John 12:20 Salmon-The seeking Greeks wish to see Jesus.  John makes clear that the body of Jesus will be lifted up on the cross and in resurrection. We will see Jesus in our lives, our very human lives.
The ability to see what is not accessible to ordinary sight is a theme in John. Also, it is not necessary to see in the literal sense in order to believe. This gospel concludes with Jesus' words to Thomas, "Blessed are those who have not seen and yet have come to believe" (20:29).  Perhaps the seeking Greeks represent those of us for whom this gospel is written. They do not receive a personal audience with Jesus, but the truth is revealed to them, along with us, in Jesus' speech foretelling the meaning of his death.To see whole-truly-fully I keep going back to Mother Teresa seeing the body of /christ in the desperately poor she attended. It is my fervent belief that all American adults deserve hell to pay for our treatment of the mentally ill for a generation. What if we saw them as extensions of Christ? Would the violence we inflict on each other be so constant? Would the everyday incivilities and put downs be so apparent, especially in churches? That becomes the magnetic attraction of Jesus. From the hear tof our being, we are drawn to Jeus and the paths set before us that lead to him.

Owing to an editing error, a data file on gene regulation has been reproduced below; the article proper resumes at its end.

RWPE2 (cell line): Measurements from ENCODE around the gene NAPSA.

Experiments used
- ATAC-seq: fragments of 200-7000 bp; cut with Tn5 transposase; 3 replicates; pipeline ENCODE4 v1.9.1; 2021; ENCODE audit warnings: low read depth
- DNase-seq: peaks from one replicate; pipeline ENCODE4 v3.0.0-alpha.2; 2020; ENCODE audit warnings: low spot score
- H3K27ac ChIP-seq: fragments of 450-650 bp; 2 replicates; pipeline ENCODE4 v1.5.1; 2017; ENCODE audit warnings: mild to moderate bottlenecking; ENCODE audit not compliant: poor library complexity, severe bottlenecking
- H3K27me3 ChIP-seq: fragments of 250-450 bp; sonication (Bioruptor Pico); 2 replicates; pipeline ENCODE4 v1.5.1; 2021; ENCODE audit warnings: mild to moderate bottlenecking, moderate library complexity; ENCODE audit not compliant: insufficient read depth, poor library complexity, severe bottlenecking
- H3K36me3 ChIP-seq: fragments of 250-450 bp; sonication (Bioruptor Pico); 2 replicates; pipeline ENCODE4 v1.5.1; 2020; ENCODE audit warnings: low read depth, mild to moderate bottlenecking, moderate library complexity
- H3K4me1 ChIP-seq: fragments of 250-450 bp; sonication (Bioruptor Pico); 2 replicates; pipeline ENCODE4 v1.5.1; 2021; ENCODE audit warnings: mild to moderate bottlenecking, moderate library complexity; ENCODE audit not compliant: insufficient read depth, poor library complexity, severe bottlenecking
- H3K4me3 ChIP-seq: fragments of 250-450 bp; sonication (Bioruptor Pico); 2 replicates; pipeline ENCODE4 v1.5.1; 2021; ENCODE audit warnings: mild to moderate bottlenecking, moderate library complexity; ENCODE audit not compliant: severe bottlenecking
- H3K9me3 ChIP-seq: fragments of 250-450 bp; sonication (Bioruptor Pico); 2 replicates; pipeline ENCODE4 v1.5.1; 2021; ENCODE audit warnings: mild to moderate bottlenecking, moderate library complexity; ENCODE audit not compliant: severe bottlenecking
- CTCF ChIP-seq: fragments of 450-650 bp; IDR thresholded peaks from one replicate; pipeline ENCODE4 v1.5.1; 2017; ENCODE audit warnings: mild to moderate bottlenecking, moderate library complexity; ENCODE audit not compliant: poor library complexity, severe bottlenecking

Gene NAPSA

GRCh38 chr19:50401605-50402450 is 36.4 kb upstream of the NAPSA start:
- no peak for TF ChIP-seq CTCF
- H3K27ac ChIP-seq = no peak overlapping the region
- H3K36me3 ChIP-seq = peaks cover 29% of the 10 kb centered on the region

Column on March Madness and Ethics

March Madness is my favorite sporting event. I love the David v. Goliath upsets, the tight games, of rooting for a team I am barely aware of. I can recapture in memory the thrill of NC State and Villanova in the eighties over great teams. I lived to see Maryland win a men’s national basketball championship. (Somewhere, I bet I still have the Sports Illustrated cover of their victory). I still miss Gus Johnson calling games, and the mysterious Gus aura that led many of the game she called to be good close ones.

This year, I am watching with a bit of a burden of guilt. That beloved sport is clearly corrupt. It is so corrupt that the FBI has a large scale investigation, with the arrest of coaches in major programs.

The system is apparently corrupt into the high school ranks, as the shoe companies finance all sorts of summer leagues to gain the attention of college recruiters. Apparently this is an open secret, but it was not one of which I was aware in perusing the sports page or listening to sports radio.

I suppose the age of amateurism is over. If the Olympics have gone to a professionalized model, I should not be surprised that the student athlete in the big two major sports will go that way as well. I will miss the connection to a college by way of an athletic scholarship as gateway to college. I don’t know if my loyalty will extend as easily to a minor league system for the pros, under the banner of college sports.